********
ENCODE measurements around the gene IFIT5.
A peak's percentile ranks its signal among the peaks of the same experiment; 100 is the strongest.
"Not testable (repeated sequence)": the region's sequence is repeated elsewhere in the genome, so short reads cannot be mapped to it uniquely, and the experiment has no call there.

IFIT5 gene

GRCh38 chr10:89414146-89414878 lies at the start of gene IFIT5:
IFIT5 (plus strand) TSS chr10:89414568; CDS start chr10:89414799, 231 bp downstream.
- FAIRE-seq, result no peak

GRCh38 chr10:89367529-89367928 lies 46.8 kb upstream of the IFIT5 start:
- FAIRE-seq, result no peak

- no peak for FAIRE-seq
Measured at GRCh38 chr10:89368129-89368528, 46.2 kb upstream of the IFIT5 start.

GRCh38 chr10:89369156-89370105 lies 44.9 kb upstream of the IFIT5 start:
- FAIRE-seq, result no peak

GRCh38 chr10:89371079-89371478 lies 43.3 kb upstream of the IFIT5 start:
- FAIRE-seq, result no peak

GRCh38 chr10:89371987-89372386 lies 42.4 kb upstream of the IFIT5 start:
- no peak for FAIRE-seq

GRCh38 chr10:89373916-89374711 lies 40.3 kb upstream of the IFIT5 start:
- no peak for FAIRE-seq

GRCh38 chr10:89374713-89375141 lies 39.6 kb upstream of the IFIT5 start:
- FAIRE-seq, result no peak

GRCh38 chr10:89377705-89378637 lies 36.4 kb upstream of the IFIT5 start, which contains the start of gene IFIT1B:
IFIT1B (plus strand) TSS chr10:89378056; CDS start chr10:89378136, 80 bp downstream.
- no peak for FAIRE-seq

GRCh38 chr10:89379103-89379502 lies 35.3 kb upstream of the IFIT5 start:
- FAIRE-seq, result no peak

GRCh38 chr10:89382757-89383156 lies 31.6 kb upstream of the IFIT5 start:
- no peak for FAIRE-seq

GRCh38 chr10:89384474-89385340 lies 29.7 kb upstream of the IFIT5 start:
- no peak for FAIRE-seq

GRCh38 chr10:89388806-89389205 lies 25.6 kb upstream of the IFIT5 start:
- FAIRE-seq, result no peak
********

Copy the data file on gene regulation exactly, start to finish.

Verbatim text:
ENCODE measurements around the gene IFIT5.
A peak's percentile ranks its signal among the peaks of the same experiment; 100 is the strongest.
"Not testable (repeated sequence)": the region's sequence is repeated elsewhere in the genome, so short reads cannot be mapped to it uniquely, and the experiment has no call there.

IFIT5 gene

GRCh38 chr10:89414146-89414878 lies at the start of gene IFIT5:
IFIT5 (plus strand) TSS chr10:89414568; CDS start chr10:89414799, 231 bp downstream.
- FAIRE-seq, result no peak

GRCh38 chr10:89367529-89367928 lies 46.8 kb upstream of the IFIT5 start:
- FAIRE-seq, result no peak

- no peak for FAIRE-seq
Measured at GRCh38 chr10:89368129-89368528, 46.2 kb upstream of the IFIT5 start.

GRCh38 chr10:89369156-89370105 lies 44.9 kb upstream of the IFIT5 start:
- FAIRE-seq, result no peak

GRCh38 chr10:89371079-89371478 lies 43.3 kb upstream of the IFIT5 start:
- FAIRE-seq, result no peak

GRCh38 chr10:89371987-89372386 lies 42.4 kb upstream of the IFIT5 start:
- no peak for FAIRE-seq

GRCh38 chr10:89373916-89374711 lies 40.3 kb upstream of the IFIT5 start:
- no peak for FAIRE-seq

GRCh38 chr10:89374713-89375141 lies 39.6 kb upstream of the IFIT5 start:
- FAIRE-seq, result no peak

GRCh38 chr10:89377705-89378637 lies 36.4 kb upstream of the IFIT5 start, which contains the start of gene IFIT1B:
IFIT1B (plus strand) TSS chr10:89378056; CDS start chr10:89378136, 80 bp downstream.
- no peak for FAIRE-seq

GRCh38 chr10:89379103-89379502 lies 35.3 kb upstream of the IFIT5 start:
- FAIRE-seq, result no peak

GRCh38 chr10:89382757-89383156 lies 31.6 kb upstream of the IFIT5 start:
- no peak for FAIRE-seq

GRCh38 chr10:89384474-89385340 lies 29.7 kb upstream of the IFIT5 start:
- no peak for FAIRE-seq

GRCh38 chr10:89388806-89389205 lies 25.6 kb upstream of the IFIT5 start:
- FAIRE-seq, result no peak